If you have ever been pulled over by an Arizona law enforcement officer on suspicion of drinking and driving, you may have been asked to take a breath test. Law officers use these devices to measure the amount of alcohol a person has in their blood, and ensures it is not over the legal limit of 0.08. Yet it gets the BAC level indirectly. Rather than measuring your BAC level from an actual blood sample, a breath test device measures the amount of ethanol molecules in an exhaled breath sample. The problem lies in the fact that breath test devices do not always provide accurate results and are often unreliable.

According to research performed by the State University of New York at Potsdam, BAC level readings from a breath test device can vary by up to 23% from actual blood test results. Furthermore, one in every four people tested run the risk of showing inflated results, which could lead to an erroneous DUI arrest.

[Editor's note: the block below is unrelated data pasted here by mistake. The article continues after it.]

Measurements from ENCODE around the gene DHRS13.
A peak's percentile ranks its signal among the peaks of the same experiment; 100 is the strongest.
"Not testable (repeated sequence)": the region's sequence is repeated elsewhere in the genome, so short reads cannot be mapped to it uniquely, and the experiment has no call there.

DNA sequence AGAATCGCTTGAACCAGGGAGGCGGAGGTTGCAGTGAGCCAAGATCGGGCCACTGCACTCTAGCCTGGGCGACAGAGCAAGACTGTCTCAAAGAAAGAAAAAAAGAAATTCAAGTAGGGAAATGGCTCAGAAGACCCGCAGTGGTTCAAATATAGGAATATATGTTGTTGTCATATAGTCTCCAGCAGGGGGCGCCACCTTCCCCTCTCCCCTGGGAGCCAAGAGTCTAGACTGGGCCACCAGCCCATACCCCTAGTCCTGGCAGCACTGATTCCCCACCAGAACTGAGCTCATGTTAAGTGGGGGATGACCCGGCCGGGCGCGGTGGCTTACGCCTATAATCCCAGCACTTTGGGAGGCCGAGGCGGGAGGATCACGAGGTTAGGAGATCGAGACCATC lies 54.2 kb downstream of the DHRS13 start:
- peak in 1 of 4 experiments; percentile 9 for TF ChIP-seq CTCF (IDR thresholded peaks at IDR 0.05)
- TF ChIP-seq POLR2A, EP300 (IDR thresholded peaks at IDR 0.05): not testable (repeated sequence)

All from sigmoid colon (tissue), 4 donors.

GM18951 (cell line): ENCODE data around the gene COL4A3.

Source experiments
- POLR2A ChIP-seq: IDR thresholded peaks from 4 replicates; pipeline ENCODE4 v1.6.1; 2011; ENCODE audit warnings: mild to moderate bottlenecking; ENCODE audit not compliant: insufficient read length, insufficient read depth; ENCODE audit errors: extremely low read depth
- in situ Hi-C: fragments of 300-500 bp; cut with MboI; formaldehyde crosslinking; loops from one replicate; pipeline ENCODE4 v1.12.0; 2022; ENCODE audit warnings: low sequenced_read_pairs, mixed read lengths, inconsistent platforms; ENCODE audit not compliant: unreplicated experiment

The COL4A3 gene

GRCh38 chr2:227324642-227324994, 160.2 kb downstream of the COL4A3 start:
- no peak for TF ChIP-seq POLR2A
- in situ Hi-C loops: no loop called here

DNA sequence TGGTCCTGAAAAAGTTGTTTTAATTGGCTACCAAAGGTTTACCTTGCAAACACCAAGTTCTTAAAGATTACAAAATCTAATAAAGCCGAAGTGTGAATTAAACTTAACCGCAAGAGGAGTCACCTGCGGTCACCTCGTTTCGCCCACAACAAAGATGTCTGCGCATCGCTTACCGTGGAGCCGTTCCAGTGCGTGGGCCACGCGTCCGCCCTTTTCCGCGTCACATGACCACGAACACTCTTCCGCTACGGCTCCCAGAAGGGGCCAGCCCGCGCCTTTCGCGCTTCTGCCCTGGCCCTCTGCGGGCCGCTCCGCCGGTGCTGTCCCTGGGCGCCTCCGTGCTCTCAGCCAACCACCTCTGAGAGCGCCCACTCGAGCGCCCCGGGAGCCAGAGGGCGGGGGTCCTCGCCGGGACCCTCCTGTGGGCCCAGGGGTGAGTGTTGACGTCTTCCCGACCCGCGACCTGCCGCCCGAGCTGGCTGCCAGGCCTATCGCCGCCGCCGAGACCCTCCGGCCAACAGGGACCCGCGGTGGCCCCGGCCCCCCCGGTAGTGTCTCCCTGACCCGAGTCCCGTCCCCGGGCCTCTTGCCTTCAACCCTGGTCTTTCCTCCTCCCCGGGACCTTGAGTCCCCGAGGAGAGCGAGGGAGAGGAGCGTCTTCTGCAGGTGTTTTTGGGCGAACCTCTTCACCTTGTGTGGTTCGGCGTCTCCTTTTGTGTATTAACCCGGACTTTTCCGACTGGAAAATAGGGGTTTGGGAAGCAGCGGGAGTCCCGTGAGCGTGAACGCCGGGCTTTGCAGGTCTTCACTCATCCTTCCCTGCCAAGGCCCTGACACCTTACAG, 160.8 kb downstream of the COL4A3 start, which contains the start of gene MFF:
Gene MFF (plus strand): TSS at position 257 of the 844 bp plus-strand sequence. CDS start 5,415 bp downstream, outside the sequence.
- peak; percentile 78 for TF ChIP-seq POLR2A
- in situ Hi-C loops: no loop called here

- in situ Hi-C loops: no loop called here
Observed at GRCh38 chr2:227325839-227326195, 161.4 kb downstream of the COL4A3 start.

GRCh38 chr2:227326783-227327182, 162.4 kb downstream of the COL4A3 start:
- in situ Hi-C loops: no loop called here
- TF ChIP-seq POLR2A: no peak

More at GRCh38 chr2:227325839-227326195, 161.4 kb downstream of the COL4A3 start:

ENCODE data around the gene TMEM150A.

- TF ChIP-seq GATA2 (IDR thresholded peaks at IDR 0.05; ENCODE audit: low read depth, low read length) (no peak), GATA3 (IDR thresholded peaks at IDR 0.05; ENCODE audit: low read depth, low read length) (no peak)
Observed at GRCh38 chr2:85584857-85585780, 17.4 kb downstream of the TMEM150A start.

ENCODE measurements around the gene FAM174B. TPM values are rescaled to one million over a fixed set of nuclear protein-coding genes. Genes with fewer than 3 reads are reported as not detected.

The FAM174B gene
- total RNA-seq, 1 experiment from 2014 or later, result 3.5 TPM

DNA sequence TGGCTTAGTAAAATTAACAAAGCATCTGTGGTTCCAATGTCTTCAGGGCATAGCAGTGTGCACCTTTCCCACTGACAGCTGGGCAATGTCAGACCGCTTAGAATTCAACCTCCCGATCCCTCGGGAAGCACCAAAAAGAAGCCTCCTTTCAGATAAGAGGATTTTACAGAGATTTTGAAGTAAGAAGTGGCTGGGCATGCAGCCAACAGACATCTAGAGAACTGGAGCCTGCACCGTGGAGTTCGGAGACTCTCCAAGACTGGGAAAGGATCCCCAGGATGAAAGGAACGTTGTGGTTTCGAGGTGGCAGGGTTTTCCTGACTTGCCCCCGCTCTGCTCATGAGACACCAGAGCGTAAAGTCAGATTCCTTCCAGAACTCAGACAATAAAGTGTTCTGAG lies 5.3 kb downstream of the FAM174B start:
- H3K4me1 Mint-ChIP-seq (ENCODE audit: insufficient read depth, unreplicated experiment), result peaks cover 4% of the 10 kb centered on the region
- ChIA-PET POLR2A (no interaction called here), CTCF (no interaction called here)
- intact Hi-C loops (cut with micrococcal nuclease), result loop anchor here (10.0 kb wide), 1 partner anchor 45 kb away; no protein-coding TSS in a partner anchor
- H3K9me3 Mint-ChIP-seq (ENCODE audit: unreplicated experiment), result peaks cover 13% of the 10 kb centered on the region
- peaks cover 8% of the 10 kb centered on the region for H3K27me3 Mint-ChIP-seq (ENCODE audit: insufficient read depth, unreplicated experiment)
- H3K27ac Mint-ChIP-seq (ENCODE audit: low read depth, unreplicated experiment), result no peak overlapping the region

There are a myriad of factors that can lead to inaccurate breath test device results. The devices may pick up other elements that are similar in structure to ethanol alcohol. Other factors include the following:

  • Food, blood, vomit or drink left behind in a person’s mouth
  • Cigarette smoke, pollution and dirt in the air
  • The temperature and relative humidity of the air
  • Static interference from cell phones and officer radios
  • Gasoline and cleaning fumes

When an officer uses a device that has not been calibrated correctly or uses the machine wrong it can have an impact on the results as well. If you should get pulled over by a law enforcement officer, you should be aware of your rights and legal options.

This information is intended to educate and should not be taken as legal advice.